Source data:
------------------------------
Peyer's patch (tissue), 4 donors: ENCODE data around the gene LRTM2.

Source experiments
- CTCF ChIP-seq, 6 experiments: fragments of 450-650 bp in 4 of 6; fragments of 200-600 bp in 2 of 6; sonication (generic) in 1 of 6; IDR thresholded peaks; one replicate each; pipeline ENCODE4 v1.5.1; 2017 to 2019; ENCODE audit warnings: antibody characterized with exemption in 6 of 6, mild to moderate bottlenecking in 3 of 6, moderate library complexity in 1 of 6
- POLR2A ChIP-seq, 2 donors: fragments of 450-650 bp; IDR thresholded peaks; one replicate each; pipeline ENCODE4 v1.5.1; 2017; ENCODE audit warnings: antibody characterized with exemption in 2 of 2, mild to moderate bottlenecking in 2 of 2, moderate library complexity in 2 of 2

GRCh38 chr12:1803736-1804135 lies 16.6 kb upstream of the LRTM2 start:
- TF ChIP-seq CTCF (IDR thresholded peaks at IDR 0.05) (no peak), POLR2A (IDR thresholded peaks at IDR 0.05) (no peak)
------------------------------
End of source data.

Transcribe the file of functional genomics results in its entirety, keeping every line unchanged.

Peyer's patch (tissue), 4 donors: ENCODE data around the gene LRTM2.

Source experiments
- CTCF ChIP-seq, 6 experiments: fragments of 450-650 bp in 4 of 6; fragments of 200-600 bp in 2 of 6; sonication (generic) in 1 of 6; IDR thresholded peaks; one replicate each; pipeline ENCODE4 v1.5.1; 2017 to 2019; ENCODE audit warnings: antibody characterized with exemption in 6 of 6, mild to moderate bottlenecking in 3 of 6, moderate library complexity in 1 of 6
- POLR2A ChIP-seq, 2 donors: fragments of 450-650 bp; IDR thresholded peaks; one replicate each; pipeline ENCODE4 v1.5.1; 2017; ENCODE audit warnings: antibody characterized with exemption in 2 of 2, mild to moderate bottlenecking in 2 of 2, moderate library complexity in 2 of 2

GRCh38 chr12:1803736-1804135 lies 16.6 kb upstream of the LRTM2 start:
- TF ChIP-seq CTCF (IDR thresholded peaks at IDR 0.05) (no peak), POLR2A (IDR thresholded peaks at IDR 0.05) (no peak)